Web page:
WELLS

WELLS

An artesian well is to be sunk at Fort Washington, Md., to supply the post.

An eight-inch artesian well is to be sunk at Sanford, N. C. There are six “whistling” wells at Eureka, Wis., ranging in depth from 120 to 160 feet through twenty feet of hard pan, the balance being gravel. Before a rainstorm, in warm weather, the wind blows out of these wells with great force, making a roaring noise, and so hot as to boil water placed on the covers. In winter a current of air is drawn in before a storm jnstas forcibly as it blows out in hot weather and cold enough to freeze water 120 feet from the surface, as quickly as if it were on the surface No pumps can stand either extreme. Within half a mile of these wells, water is obtained at a depth of from ten to thirty feet, and the wells show nothing unusual. The cause of this phenomenon cannot be discovered.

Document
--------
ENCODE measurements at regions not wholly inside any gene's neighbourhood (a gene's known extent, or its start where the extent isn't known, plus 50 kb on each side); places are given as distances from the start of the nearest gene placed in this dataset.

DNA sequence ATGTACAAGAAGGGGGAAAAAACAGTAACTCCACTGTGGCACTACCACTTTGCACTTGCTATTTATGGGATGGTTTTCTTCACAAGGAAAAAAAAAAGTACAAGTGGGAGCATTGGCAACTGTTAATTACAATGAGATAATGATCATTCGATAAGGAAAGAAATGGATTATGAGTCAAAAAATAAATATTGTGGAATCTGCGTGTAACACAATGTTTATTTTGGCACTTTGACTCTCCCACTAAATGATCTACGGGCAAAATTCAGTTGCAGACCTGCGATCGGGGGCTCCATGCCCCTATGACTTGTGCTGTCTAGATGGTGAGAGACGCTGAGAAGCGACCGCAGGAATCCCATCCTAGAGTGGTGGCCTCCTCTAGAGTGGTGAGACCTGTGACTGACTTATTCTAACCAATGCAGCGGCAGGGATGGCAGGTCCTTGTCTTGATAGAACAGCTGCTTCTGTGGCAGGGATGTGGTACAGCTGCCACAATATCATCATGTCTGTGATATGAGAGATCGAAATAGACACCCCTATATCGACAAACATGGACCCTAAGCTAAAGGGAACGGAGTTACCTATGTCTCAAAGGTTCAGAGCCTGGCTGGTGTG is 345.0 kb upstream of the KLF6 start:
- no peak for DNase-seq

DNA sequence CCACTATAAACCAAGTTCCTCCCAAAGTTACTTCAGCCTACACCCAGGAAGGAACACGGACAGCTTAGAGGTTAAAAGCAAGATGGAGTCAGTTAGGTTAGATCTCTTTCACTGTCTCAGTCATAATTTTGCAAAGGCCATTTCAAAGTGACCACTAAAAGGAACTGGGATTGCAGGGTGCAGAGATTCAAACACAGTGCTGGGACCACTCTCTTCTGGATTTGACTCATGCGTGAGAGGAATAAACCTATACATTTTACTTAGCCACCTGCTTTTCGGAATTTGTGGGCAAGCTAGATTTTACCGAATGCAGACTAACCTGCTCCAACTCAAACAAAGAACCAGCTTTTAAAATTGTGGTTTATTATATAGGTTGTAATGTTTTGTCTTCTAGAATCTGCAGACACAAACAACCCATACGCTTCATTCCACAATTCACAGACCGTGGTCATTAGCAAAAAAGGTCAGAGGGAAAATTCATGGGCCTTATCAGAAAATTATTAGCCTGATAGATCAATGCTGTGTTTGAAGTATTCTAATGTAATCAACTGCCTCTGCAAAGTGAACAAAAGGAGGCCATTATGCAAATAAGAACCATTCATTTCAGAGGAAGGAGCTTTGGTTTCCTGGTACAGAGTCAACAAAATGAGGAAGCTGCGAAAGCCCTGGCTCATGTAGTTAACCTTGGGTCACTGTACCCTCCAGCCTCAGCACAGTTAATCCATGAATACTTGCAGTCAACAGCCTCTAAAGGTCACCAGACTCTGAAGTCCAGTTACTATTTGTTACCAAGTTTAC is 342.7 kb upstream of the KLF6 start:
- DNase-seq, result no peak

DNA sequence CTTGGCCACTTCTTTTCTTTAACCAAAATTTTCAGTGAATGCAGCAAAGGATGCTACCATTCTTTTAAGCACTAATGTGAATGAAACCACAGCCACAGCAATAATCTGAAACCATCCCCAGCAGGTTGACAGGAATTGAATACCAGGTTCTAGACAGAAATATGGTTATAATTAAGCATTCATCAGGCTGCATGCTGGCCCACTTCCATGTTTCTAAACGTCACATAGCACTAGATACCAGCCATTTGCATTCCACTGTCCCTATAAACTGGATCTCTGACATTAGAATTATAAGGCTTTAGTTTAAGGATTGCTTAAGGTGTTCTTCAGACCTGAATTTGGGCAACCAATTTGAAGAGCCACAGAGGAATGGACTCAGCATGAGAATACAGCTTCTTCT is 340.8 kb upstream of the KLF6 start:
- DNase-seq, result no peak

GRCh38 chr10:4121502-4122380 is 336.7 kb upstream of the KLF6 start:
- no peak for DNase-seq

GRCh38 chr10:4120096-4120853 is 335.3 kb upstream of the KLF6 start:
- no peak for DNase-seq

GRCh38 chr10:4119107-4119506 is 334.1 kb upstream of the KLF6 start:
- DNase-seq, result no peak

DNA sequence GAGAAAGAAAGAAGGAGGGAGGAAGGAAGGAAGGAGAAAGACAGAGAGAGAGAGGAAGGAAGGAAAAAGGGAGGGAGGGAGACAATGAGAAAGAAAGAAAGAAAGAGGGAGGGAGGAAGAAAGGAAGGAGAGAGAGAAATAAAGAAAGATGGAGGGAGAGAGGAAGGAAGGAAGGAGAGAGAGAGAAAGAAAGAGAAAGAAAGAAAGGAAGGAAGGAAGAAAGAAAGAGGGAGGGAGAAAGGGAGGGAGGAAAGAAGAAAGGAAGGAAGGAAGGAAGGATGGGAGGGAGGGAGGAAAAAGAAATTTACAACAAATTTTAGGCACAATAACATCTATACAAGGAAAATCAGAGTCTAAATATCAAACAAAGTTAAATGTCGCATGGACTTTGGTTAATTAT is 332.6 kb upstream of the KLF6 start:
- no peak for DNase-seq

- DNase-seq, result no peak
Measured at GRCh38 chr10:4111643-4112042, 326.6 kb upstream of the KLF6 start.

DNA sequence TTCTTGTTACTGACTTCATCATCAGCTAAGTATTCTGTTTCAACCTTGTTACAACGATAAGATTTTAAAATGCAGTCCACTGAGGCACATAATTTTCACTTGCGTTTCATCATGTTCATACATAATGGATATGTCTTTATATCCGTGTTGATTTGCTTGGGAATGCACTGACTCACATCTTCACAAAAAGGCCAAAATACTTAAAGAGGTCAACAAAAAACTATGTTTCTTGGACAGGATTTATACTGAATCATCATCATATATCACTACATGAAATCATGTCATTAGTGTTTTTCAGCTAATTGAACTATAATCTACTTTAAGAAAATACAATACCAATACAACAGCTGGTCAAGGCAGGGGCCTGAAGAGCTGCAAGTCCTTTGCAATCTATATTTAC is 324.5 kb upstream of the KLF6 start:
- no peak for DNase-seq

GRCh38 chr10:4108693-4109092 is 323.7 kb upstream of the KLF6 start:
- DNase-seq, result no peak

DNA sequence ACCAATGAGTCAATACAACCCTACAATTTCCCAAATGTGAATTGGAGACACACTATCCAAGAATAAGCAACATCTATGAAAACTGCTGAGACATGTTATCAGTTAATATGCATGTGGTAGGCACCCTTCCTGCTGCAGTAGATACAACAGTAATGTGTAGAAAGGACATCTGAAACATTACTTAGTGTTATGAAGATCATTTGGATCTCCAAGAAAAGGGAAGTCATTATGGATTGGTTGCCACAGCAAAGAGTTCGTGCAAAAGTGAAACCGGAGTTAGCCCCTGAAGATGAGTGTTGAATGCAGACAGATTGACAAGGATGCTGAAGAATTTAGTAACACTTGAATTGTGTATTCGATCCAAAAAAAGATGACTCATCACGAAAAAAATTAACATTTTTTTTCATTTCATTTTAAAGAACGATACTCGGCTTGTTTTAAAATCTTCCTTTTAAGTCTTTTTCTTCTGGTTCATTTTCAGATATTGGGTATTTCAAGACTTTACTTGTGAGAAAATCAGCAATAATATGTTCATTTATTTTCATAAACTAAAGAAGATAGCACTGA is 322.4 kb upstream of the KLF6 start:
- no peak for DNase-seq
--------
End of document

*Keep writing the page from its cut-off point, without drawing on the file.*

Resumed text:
The new artesian well at the Academy. East Greenwich, R. I., is very successful. It flows fifteen gallons per minute

WELLS

WELLS

The artesian well to supply Ventnor, N. J., with water will probably reach a depth of 900 feet before the water strata are reached. At least,that is the depth of the other artesian wells in the city.

New South Wales, which has a territory of 62,000 square miles calling for irrigation, is making successful experiments in that line. The water is obtained from artesian wells.

The Arabs of the Nubian desert were recently considerably surprised, when a European military engineer officer successfully bored a well seventy.five miles from the Nile, and 1,000 feet above the river—finding water in abundance at a depth of fifty-six feet. They had assured the engineer that he would find water only when he got down to the Nile level.